I finished, yesterday, Haruki Murakami‘s What I Talk About When I Talk About Running. Murakami is the astonishing Japanese author (of Kafka on the Shore and many other titles). This book is a memoir of sorts, a reflection on running and writing, and the relationship between them. (He runs to keep fit for writing.) Of course it was the writing parts I found the most interesting, although I enjoyed learning about running as well.

Here are some lines that I found noteworthy:

“Writers who are blessed with inborn talent can freely write novels no matter what they do—or don’t do. Like water from a natural spring, the sentences just well up, and with little or no effort these writers can complete a work. … Unfortunately, that category wouldn’t include me. … I have to pound the rock with a chisel and dig out a deep hole before I can locate the source of creativity. To write a novel I have to drive myself hard physically and use a lot of time and effort. Every time I begin a new novel, I have to dredge out another new, deep hole.” [page 43]

That’s what I’m doing now: dredging.

“Writing novels, to me, is basically a kind of manual labor. Writing itself is mental labor, but finishing an entire book is closer to manual labor. … The whole process—sitting at your desk, focusing your mind like a Lazar beam, imagining something out of a blank horizon, creating a story, selecting the right words, one by one, keeping the whole flow of the story on track—requires far more energy, over a period of time, that most people ever imagine.” [page 79]


This is one reason it gets harder to write a novel as one ages. It’s simply hard work!

“You might not move your body around, but there’s grueling, dynamic labor going on inside you. Everybody uses their mind when they think. But a writer puts on an outfit called narrative and thinks with his entire being; and for the novelist that process requires putting into play all your physical reserve, often to the point of overexertion.” [page 80]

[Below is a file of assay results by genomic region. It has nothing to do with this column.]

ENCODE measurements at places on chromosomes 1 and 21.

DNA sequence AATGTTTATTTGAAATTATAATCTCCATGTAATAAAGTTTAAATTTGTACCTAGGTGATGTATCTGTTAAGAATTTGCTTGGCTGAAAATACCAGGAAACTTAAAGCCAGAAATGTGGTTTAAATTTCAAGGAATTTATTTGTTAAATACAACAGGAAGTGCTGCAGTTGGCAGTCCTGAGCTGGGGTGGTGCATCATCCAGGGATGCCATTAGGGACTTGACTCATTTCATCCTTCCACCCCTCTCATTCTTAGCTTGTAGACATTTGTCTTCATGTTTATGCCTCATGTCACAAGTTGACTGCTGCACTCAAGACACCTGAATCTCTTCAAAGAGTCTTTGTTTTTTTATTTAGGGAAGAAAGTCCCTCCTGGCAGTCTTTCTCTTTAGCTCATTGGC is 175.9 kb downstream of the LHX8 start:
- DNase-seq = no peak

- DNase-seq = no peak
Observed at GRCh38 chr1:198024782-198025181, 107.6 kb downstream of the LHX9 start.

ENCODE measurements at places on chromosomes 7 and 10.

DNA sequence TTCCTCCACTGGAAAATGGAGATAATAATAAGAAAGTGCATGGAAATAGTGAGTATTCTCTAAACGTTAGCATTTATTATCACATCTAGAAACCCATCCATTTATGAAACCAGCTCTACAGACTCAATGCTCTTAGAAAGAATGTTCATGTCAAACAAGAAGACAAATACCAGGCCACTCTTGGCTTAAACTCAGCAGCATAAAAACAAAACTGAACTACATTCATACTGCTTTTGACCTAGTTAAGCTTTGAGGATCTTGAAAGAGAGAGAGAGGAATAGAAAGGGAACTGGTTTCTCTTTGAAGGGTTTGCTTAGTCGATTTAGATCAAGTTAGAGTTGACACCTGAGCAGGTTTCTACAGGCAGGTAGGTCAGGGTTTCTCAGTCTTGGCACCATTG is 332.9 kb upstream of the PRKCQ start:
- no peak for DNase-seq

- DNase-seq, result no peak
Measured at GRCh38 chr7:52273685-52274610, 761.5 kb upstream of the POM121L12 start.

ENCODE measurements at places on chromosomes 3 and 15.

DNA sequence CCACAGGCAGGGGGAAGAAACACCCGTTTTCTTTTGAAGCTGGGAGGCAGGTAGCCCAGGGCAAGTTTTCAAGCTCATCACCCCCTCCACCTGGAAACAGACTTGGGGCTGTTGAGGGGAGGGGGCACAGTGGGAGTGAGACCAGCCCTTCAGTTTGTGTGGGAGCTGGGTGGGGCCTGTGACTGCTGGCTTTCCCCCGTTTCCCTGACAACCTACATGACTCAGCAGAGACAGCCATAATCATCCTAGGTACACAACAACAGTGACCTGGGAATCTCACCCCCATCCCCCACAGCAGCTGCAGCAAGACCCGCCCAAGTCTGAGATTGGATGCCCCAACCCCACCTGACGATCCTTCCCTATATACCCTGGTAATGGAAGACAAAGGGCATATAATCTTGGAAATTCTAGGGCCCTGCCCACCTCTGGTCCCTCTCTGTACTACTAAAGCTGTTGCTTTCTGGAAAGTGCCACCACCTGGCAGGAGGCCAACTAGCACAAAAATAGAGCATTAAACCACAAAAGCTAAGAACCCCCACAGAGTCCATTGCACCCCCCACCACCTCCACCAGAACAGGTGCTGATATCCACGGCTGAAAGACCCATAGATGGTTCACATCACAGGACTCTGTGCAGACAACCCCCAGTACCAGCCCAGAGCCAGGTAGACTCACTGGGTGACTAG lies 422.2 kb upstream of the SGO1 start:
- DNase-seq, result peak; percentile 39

The last four months of working on Mistress of the Sun I watched my diet, avoided staying out late, and abstained from all alcohol. I felt like an athlete in training. I suspect that the depression that follows the high of finishing has to do with an extreme fatigue.

Sometimes Murakami refers to writing as a toxin.

“Basically I agree with the view that writing novels is an unhealthy type of work. When we set off to write a novel, when we use writing to create a story, like it or not a like of toxin that lies deep down in all humanity rises to the surface. All writers have to come face-to-face with this toxin and, aware of the danger involved, discover a way to deal with it, because otherwise no creative activity in the real sense can take place. (Please excuse the strange analogy: with a fugu fish, the tastiest part is the portion near the poison—this might be something similar to what I’m getting at.) No matter how you spin it, this isn’t a healthy activity.” [page 96]

I first read this passage with resistance, but I think there is truth in it. Inevitably, writing a novel entails digging deep, and often into septic layers. I think a writer must be prepared for this, and have a plan in place for self-protection.